Jean-Pierre Jeunet Lines Up Two Unexpected Literary Adaptations, One In English And One Completely Outside His Whimsical Wheelhouse
Amelie is one of my favorite films for many reasons, and only some of them have to do with Audrey Tautou’s performance and appearance. The remaining reasons are due entirely to director Jean-Pierre Jeunet’s incredible ability to mix powerful visuals, a wild imagination, and a beautiful narrative into one perfect film. He’s made other films of course, both very good (A Very Long Engagement) and mediocre (Micmacs), but while they vary in quality they never lack an appealing element of wonder. And now he has two new films possibly lined up for the near future.
Miller already mentioned half of the Jeunet news in last night’s Movie News After Dark when he reported that the French director’s next film may be based on the novel The Selected Works of T.S. Spivet by Reif Larsen. The story follows a young boy who fancies himself an amateur cartographer as he works his way across America on his way to the Smithsonian Museum. I’m not familiar with the novel, but a child’s head sounds like the perfect place for Jeunet to focus his next film within. If he takes the project on it will also mark his first return to an English language film since the fun but understandably maligned Alien Resurrection.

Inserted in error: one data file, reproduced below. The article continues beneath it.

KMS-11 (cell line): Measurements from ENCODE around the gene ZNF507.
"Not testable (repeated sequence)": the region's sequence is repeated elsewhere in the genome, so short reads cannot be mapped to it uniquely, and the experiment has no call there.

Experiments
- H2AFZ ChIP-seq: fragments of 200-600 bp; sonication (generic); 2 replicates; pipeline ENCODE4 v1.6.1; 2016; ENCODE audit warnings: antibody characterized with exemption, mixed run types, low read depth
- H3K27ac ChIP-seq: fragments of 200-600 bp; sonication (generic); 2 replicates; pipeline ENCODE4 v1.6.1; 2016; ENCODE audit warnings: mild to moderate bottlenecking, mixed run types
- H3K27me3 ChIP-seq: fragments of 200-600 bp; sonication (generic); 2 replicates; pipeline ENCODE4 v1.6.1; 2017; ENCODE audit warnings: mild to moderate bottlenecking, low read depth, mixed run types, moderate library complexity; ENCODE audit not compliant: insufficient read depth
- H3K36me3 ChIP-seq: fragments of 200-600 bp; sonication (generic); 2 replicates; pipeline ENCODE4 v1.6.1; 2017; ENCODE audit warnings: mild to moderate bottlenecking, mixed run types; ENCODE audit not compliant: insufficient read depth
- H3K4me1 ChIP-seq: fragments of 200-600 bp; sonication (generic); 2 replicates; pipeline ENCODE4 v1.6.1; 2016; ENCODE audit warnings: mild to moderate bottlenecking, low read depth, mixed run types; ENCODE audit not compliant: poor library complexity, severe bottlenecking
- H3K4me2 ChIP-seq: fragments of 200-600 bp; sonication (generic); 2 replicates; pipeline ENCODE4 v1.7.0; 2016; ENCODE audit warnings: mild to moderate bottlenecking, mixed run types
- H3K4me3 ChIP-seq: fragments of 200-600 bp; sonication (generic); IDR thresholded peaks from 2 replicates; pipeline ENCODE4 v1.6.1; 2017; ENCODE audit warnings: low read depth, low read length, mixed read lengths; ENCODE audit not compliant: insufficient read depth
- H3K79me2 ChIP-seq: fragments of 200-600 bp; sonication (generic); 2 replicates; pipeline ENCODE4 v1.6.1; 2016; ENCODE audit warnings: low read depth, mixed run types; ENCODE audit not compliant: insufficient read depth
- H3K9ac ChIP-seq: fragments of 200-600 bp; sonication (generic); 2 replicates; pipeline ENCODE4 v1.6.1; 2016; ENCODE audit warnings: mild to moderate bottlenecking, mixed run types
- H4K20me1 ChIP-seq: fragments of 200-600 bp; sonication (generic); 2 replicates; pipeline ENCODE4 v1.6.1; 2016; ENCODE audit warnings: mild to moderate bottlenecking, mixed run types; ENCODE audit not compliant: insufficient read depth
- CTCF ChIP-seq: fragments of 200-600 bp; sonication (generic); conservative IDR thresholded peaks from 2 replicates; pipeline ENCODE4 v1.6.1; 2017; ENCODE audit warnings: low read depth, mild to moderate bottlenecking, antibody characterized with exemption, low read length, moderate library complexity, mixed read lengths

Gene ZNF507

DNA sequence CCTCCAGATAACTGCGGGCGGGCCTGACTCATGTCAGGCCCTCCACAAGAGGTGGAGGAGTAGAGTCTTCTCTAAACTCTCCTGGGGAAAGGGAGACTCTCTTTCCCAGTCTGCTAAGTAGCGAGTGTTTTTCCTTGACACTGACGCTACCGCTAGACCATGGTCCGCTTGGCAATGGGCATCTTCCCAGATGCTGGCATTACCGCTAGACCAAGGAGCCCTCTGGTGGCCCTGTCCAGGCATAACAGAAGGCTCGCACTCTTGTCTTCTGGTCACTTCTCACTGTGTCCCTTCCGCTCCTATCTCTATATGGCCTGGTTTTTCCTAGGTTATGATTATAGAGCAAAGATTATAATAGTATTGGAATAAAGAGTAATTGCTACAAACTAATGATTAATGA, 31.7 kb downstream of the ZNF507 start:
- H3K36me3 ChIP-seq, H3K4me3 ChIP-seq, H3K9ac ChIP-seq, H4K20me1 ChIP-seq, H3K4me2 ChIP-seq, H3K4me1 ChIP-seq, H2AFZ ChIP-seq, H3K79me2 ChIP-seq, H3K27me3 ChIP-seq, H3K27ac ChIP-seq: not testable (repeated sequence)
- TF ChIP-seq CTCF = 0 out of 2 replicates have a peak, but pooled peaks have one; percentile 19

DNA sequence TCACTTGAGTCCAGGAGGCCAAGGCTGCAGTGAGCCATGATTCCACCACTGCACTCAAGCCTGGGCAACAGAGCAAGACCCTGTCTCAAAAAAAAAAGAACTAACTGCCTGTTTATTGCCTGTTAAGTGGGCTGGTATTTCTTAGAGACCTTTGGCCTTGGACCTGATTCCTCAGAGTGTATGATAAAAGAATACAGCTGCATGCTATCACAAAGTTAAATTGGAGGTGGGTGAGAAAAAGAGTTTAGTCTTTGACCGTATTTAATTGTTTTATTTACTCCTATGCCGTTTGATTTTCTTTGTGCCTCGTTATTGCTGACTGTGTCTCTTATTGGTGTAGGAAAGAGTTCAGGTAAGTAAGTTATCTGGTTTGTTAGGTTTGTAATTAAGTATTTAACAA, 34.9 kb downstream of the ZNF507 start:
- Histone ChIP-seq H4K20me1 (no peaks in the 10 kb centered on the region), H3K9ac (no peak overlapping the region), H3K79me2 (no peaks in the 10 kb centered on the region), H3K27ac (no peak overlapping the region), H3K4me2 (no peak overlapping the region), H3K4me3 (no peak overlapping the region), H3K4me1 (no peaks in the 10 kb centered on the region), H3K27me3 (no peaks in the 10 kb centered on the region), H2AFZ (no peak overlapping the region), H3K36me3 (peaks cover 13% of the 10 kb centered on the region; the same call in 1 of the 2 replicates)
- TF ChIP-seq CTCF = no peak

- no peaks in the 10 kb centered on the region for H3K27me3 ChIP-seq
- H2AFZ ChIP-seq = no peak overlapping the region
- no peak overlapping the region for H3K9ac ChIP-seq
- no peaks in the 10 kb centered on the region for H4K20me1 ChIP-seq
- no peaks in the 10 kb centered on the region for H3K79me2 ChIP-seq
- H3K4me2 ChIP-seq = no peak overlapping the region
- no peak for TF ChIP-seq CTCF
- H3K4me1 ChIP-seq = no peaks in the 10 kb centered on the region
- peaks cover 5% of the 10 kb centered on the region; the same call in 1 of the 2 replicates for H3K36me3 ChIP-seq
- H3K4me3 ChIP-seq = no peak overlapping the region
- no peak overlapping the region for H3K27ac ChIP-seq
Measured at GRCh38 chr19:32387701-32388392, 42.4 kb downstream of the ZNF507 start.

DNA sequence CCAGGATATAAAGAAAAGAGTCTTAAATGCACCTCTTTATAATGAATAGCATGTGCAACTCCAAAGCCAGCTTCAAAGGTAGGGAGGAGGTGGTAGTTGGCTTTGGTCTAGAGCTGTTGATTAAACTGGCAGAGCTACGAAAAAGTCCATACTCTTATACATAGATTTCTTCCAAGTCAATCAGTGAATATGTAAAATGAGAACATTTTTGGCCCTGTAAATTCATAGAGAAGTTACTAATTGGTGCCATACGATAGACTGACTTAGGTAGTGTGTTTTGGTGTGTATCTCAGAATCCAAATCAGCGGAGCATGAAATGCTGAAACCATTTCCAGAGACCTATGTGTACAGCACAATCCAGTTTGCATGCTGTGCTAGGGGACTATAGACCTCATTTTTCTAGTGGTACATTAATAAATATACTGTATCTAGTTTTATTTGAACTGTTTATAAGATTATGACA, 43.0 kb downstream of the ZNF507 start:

What Miller didn’t mention is that Jeunet is also eyeballing a second adaptation, and this is the one that interests me most. Thomas H. Cook writes mystery novels that delve into the scars of the past and how they haunt people in the present. His books are often emotionally devastating to say the least. Seriously, check out Mortal Memory and Instruments of Night if you have the chance. Jeunet is apparently also looking to adapt Cook’s relatively recent novel, Red Leaves. It’s the story of a troubled man whose teenage son may or may not have kidnapped a young girl. Everyone involved has secret pains to hide, and your heart will ache by the time you reach the delicate but painful conclusion. It’s a fantastic book, but it’s also as far from a typical Jeunet film as you can get. Which is precisely why I’m fascinated by the idea of it.